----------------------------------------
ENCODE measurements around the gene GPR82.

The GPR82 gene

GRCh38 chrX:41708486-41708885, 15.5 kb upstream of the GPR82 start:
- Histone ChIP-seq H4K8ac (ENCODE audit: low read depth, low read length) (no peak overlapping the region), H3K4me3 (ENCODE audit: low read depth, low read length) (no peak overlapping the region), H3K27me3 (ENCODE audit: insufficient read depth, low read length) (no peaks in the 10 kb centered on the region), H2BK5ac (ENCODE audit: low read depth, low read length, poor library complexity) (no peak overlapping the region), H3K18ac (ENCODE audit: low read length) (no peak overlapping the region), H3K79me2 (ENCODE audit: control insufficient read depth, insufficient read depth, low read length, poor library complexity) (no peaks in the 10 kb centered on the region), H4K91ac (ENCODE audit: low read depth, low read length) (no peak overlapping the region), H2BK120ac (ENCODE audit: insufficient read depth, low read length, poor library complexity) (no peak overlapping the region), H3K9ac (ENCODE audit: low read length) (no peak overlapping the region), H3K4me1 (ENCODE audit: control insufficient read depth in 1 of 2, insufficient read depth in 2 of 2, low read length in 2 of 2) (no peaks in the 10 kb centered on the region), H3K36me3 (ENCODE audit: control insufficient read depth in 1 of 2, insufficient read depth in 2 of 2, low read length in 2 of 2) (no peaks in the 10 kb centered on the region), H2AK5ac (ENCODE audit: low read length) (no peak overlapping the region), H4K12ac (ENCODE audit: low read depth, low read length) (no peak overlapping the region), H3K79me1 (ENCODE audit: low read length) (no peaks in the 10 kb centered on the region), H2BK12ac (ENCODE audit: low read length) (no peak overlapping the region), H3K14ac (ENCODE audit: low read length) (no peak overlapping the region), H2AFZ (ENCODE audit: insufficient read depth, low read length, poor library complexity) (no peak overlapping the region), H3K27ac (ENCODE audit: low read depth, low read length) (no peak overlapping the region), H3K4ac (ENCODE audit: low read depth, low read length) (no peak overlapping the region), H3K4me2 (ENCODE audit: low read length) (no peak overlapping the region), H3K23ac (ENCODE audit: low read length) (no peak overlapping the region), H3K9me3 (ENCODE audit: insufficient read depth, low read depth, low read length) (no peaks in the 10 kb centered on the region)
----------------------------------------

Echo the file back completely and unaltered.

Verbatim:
ENCODE measurements around the gene GPR82.

The GPR82 gene

GRCh38 chrX:41708486-41708885, 15.5 kb upstream of the GPR82 start:
- Histone ChIP-seq H4K8ac (ENCODE audit: low read depth, low read length) (no peak overlapping the region), H3K4me3 (ENCODE audit: low read depth, low read length) (no peak overlapping the region), H3K27me3 (ENCODE audit: insufficient read depth, low read length) (no peaks in the 10 kb centered on the region), H2BK5ac (ENCODE audit: low read depth, low read length, poor library complexity) (no peak overlapping the region), H3K18ac (ENCODE audit: low read length) (no peak overlapping the region), H3K79me2 (ENCODE audit: control insufficient read depth, insufficient read depth, low read length, poor library complexity) (no peaks in the 10 kb centered on the region), H4K91ac (ENCODE audit: low read depth, low read length) (no peak overlapping the region), H2BK120ac (ENCODE audit: insufficient read depth, low read length, poor library complexity) (no peak overlapping the region), H3K9ac (ENCODE audit: low read length) (no peak overlapping the region), H3K4me1 (ENCODE audit: control insufficient read depth in 1 of 2, insufficient read depth in 2 of 2, low read length in 2 of 2) (no peaks in the 10 kb centered on the region), H3K36me3 (ENCODE audit: control insufficient read depth in 1 of 2, insufficient read depth in 2 of 2, low read length in 2 of 2) (no peaks in the 10 kb centered on the region), H2AK5ac (ENCODE audit: low read length) (no peak overlapping the region), H4K12ac (ENCODE audit: low read depth, low read length) (no peak overlapping the region), H3K79me1 (ENCODE audit: low read length) (no peaks in the 10 kb centered on the region), H2BK12ac (ENCODE audit: low read length) (no peak overlapping the region), H3K14ac (ENCODE audit: low read length) (no peak overlapping the region), H2AFZ (ENCODE audit: insufficient read depth, low read length, poor library complexity) (no peak overlapping the region), H3K27ac (ENCODE audit: low read depth, low read length) (no peak overlapping the region), H3K4ac (ENCODE audit: low read depth, low read length) (no peak overlapping the region), H3K4me2 (ENCODE audit: low read length) (no peak overlapping the region), H3K23ac (ENCODE audit: low read length) (no peak overlapping the region), H3K9me3 (ENCODE audit: insufficient read depth, low read depth, low read length) (no peaks in the 10 kb centered on the region)